It took one swing for Scott Leius to secure his position in Twins baseball lore. On the first pitch in the bottom of the eighth inning in Game 2 of the 1991 World Series, with a deadlocked 2-2 score, Leius took Atlanta starter Tom Glavine deep.
The Twins won the game, 3-2, eventually forced a deciding seventh game, and won the championship.
These days, Leius works as an account manager for Forsythe Solutions, an employee-owned IT company based out of Chicago.
His passion, however, is working with kids.
Leius helps run Big League Baseball Camps with former teammates Gene Larkin and Tim Laudner in the winter, coaches seventh-grade football in the fall, coaches youth baseball in the summer, and supports Youth Alive Wayzata, a faith-based youth group.
"I love being involved with the kids," Leius said. "I want to be a good influence and mentor to them."
Leius, born in Yonkers, N.Y., was drafted in the 13th round by the Twins in the 1986 First-Year Player Draft. He played with the club from 1990-95. Leius also played a year with the Indians and two seasons with the Royals before retiring after the 1999 season.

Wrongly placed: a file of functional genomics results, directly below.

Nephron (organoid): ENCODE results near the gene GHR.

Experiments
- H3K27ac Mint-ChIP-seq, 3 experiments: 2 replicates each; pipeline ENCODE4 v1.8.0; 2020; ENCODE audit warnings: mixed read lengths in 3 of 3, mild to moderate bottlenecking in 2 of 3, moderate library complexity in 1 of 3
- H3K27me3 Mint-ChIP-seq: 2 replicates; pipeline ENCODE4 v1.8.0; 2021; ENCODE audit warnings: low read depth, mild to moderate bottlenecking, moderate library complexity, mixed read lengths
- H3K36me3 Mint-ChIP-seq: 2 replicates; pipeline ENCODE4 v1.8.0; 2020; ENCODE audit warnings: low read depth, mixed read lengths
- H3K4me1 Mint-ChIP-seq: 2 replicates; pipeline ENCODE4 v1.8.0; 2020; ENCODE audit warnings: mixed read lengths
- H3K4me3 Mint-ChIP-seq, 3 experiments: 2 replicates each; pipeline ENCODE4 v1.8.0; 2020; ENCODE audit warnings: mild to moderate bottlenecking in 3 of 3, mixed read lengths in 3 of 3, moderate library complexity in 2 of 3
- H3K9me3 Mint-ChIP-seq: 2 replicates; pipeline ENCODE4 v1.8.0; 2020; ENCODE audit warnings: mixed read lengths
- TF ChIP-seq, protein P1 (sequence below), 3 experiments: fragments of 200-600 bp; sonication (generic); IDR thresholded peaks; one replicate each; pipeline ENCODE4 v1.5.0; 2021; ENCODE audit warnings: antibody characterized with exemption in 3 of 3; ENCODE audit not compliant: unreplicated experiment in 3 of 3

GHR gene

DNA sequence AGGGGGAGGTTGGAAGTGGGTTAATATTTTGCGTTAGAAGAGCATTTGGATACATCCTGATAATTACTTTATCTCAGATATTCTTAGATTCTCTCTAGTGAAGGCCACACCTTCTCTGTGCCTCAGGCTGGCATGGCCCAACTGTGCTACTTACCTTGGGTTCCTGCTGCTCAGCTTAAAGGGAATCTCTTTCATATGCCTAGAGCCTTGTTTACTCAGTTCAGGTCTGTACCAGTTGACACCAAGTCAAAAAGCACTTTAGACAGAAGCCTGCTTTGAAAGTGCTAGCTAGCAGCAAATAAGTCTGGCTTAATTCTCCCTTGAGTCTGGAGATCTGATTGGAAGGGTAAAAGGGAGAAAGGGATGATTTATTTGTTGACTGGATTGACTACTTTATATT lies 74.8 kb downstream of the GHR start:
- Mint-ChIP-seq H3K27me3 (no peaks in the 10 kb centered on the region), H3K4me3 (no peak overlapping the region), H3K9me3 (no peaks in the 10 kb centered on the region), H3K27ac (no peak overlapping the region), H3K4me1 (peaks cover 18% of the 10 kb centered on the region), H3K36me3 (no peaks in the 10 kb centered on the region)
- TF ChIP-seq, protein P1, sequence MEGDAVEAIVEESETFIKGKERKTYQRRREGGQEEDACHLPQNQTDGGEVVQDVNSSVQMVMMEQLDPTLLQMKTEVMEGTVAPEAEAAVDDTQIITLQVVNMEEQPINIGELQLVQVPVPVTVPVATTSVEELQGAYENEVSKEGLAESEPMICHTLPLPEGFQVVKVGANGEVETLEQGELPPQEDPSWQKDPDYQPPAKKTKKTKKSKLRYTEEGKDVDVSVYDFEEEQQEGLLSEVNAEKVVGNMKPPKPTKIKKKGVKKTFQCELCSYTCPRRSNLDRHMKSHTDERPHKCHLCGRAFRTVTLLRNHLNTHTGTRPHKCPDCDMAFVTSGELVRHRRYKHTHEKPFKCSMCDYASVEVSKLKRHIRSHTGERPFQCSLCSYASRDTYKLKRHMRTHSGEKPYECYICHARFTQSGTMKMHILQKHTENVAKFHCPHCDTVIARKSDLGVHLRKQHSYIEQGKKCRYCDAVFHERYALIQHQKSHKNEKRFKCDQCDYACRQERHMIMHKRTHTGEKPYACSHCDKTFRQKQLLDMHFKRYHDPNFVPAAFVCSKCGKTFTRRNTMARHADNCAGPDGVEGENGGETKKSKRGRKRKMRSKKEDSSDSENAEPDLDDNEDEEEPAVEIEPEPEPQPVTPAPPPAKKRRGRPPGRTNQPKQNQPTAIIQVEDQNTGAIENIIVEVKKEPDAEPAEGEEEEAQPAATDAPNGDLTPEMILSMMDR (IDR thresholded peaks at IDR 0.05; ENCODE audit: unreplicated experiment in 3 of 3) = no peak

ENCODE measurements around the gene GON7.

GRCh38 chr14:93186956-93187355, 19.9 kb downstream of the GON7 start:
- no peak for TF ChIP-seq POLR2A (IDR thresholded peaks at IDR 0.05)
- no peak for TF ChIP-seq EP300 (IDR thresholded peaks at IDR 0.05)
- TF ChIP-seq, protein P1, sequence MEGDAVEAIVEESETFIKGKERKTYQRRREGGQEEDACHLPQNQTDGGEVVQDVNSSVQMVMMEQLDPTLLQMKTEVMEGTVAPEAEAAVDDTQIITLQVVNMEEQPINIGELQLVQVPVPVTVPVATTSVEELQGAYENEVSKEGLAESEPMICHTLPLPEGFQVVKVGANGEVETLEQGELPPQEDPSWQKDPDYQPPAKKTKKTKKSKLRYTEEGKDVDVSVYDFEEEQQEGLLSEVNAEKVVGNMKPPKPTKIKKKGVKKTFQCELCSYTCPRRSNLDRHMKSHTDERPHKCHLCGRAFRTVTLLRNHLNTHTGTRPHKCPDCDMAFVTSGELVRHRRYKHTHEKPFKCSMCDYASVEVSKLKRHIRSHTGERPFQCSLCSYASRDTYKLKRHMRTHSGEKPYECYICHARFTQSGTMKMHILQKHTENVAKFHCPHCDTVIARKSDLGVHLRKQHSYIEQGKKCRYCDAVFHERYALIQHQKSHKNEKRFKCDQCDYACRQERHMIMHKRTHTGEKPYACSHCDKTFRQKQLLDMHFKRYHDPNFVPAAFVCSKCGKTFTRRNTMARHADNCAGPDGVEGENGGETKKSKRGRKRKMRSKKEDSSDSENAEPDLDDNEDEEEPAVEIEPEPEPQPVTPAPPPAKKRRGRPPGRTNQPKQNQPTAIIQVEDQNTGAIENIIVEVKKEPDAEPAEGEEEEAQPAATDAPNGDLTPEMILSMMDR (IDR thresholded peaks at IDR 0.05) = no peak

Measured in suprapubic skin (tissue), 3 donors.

Leius was a hard-working, solid defender who struggled with injuries. Still, he forged a nine-year career in which he batted .244 with 172 RBIs.
He still keeps in touch with former teammates Scott Erickson, Chili Davis, Paul Sorrento, Kevin Tapani and Kent Hrbek. He said he wears his World Series ring about "50 percent of the time," acknowledging that it is a "great conversation piece."
The 42-year-old Leius now focuses on being the best father he can for sons Mickey, 12, and Jack, 10.
As a native New Yorker, Leius keeps an eye on the Yankees, but says "the Twins are my team." He still talks to manager Ron Gardenhire, a man whom Leius believes had a positive influence on his career.
Leius was 25 years old when he helped Minnesota win the '91 World Series. He played in all seven games, going 5-for-14 (.357). He is frequently recognized and still gets fan mail to this day, a testament to his influence in securing the championship.
"I still miss baseball," Leius said. "I still miss Spring Training. I miss the smell of pine tar, swinging the bat."
Leius would like to be remembered as a guy who "played the game the right way and played the game with passion and as hard as you can."
"That's my thing with the kids," Leius said. "You'll win some, lose some, stink some nights, but no one can take away your passion or your effort."
Thor Nystrom is an associate reporter for MLB.com. This story was not subject to the approval of Major League Baseball or its clubs.